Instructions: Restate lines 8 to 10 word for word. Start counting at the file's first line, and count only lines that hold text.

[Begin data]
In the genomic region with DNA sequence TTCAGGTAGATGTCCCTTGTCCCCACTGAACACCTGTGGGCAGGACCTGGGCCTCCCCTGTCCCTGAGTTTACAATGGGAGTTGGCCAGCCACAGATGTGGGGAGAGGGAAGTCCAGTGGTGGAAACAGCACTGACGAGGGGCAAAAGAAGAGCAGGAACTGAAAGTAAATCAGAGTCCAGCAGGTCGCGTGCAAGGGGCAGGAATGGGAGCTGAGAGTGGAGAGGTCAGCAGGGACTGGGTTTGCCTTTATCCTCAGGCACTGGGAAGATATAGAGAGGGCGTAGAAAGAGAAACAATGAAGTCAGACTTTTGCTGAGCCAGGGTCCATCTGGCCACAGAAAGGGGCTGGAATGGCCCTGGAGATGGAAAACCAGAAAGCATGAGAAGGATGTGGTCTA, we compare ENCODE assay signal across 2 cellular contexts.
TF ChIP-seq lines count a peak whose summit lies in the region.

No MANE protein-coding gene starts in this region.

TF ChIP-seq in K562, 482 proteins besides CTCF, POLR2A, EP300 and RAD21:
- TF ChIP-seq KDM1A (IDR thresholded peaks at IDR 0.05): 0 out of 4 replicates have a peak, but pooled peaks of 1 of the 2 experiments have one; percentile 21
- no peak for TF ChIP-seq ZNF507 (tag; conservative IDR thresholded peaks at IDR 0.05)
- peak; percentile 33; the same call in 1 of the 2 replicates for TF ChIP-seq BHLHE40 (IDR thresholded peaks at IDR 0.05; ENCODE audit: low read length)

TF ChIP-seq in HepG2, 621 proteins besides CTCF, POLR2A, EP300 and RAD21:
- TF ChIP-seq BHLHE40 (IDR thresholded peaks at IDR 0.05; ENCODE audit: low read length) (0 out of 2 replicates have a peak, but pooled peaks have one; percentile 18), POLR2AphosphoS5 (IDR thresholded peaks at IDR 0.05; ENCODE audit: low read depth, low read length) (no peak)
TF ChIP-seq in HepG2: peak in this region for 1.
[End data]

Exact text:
TF ChIP-seq in HepG2, 621 proteins besides CTCF, POLR2A, EP300 and RAD21:
- TF ChIP-seq BHLHE40 (IDR thresholded peaks at IDR 0.05; ENCODE audit: low read length) (0 out of 2 replicates have a peak, but pooled peaks have one; percentile 18), POLR2AphosphoS5 (IDR thresholded peaks at IDR 0.05; ENCODE audit: low read depth, low read length) (no peak)
TF ChIP-seq in HepG2: peak in this region for 1.